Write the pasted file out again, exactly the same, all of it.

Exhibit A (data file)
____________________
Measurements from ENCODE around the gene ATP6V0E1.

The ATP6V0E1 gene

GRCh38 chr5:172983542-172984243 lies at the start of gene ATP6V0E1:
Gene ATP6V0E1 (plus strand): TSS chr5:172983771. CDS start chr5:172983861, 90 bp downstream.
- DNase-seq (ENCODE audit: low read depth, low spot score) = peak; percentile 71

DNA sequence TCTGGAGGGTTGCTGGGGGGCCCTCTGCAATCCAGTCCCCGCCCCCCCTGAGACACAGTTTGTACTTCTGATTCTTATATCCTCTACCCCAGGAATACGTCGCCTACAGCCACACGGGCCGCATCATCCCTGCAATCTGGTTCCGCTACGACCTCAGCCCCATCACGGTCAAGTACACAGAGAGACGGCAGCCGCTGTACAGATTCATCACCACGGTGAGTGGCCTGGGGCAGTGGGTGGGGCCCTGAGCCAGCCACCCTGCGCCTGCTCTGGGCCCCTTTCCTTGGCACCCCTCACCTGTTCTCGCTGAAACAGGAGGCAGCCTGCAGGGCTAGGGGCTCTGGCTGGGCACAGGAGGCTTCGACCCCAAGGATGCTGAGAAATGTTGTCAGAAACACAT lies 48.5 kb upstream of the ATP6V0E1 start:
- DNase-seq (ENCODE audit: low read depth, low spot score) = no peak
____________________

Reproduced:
Measurements from ENCODE around the gene ATP6V0E1.

The ATP6V0E1 gene

GRCh38 chr5:172983542-172984243 lies at the start of gene ATP6V0E1:
Gene ATP6V0E1 (plus strand): TSS chr5:172983771. CDS start chr5:172983861, 90 bp downstream.
- DNase-seq (ENCODE audit: low read depth, low spot score) = peak; percentile 71

DNA sequence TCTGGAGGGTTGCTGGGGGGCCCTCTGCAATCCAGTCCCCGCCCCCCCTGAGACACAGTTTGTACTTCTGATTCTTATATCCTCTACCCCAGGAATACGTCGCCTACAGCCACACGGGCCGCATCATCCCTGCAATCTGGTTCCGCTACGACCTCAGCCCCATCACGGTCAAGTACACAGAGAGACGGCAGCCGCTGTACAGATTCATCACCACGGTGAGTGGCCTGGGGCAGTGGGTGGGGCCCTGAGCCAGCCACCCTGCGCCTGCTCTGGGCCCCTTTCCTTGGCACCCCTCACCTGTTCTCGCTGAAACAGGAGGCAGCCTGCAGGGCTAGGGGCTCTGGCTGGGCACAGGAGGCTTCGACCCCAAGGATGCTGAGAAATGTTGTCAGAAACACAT lies 48.5 kb upstream of the ATP6V0E1 start:
- DNase-seq (ENCODE audit: low read depth, low spot score) = no peak